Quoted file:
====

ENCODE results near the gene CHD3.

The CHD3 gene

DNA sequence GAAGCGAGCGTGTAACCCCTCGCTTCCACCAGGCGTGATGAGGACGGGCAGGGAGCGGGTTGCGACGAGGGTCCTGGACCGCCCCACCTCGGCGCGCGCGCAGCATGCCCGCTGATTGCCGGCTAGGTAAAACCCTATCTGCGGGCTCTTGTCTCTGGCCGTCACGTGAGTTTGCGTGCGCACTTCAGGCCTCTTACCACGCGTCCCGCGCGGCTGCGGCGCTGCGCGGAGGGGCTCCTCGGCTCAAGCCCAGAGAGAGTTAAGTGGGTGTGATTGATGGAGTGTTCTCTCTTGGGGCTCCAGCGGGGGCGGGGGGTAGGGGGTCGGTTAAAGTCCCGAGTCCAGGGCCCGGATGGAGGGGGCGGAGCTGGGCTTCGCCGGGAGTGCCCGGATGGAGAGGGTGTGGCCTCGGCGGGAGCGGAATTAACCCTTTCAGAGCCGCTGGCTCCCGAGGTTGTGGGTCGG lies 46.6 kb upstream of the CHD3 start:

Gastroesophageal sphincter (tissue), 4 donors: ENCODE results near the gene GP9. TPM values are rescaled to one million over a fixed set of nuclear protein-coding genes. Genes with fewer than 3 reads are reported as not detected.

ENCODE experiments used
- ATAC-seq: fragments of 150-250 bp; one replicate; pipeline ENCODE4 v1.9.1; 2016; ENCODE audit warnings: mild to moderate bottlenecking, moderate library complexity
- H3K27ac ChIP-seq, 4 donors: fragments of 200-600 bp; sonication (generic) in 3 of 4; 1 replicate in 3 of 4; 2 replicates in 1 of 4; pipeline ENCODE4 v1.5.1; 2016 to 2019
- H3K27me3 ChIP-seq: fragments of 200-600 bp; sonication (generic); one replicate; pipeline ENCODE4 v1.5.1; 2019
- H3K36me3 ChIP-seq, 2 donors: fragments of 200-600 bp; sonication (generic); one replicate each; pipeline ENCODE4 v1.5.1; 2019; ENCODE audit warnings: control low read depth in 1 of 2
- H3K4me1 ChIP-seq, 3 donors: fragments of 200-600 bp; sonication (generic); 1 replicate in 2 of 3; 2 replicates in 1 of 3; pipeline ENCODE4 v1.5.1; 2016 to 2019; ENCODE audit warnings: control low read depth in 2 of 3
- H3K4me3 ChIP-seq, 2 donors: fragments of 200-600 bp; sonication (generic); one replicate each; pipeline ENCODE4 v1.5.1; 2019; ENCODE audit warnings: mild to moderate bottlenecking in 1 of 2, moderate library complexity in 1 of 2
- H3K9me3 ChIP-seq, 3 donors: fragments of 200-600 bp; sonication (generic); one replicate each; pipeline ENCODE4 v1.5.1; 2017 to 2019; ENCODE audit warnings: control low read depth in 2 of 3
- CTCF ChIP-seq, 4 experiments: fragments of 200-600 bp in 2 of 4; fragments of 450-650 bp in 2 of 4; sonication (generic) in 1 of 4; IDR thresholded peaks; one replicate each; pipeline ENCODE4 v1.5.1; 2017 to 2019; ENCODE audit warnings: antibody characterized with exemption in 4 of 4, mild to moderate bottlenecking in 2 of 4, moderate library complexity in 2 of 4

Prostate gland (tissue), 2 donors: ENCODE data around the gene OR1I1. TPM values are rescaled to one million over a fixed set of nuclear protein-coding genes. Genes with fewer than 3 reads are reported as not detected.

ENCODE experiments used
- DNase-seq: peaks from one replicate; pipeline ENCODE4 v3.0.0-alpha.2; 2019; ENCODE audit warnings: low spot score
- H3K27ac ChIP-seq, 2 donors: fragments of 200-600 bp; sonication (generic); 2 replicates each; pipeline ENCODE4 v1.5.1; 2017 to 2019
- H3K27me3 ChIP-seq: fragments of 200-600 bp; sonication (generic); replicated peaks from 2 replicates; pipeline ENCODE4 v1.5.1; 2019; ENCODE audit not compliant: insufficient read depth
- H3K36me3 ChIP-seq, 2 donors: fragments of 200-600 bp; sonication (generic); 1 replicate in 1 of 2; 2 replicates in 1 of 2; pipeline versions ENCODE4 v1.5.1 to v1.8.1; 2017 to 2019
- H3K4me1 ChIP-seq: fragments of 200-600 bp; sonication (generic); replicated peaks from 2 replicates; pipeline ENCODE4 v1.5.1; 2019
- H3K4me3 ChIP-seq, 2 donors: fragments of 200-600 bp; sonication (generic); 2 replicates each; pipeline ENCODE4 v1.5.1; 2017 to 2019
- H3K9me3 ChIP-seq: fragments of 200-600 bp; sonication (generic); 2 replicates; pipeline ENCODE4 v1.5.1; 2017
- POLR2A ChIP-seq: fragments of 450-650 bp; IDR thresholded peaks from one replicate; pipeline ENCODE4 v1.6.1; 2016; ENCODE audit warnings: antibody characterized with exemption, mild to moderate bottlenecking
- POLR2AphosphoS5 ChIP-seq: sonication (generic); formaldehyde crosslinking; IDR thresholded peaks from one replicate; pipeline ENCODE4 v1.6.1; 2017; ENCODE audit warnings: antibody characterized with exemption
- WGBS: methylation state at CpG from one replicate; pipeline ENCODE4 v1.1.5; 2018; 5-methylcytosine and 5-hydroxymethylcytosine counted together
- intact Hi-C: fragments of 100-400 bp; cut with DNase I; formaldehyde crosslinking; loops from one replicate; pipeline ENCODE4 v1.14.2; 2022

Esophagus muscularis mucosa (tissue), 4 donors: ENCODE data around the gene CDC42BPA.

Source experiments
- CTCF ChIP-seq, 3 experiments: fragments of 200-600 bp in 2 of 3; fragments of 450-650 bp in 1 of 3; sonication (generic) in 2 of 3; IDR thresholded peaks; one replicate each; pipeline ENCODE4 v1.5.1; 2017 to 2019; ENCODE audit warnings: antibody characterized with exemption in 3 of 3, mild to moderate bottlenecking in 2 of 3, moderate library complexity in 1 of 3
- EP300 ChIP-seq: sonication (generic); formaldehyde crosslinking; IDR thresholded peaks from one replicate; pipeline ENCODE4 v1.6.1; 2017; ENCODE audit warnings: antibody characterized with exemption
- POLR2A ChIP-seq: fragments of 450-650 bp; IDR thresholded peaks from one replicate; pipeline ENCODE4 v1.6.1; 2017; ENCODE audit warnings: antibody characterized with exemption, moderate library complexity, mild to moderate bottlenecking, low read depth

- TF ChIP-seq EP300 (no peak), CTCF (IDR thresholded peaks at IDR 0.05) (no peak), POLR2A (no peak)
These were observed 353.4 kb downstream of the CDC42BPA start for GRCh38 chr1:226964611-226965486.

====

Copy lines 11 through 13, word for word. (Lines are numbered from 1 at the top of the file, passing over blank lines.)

- H3K4me3 ChIP-seq, 2 donors: fragments of 200-600 bp; sonication (generic); one replicate each; pipeline ENCODE4 v1.5.1; 2019; ENCODE audit warnings: mild to moderate bottlenecking in 1 of 2, moderate library complexity in 1 of 2
- H3K9me3 ChIP-seq, 3 donors: fragments of 200-600 bp; sonication (generic); one replicate each; pipeline ENCODE4 v1.5.1; 2017 to 2019; ENCODE audit warnings: control low read depth in 2 of 3
- CTCF ChIP-seq, 4 experiments: fragments of 200-600 bp in 2 of 4; fragments of 450-650 bp in 2 of 4; sonication (generic) in 1 of 4; IDR thresholded peaks; one replicate each; pipeline ENCODE4 v1.5.1; 2017 to 2019; ENCODE audit warnings: antibody characterized with exemption in 4 of 4, mild to moderate bottlenecking in 2 of 4, moderate library complexity in 2 of 4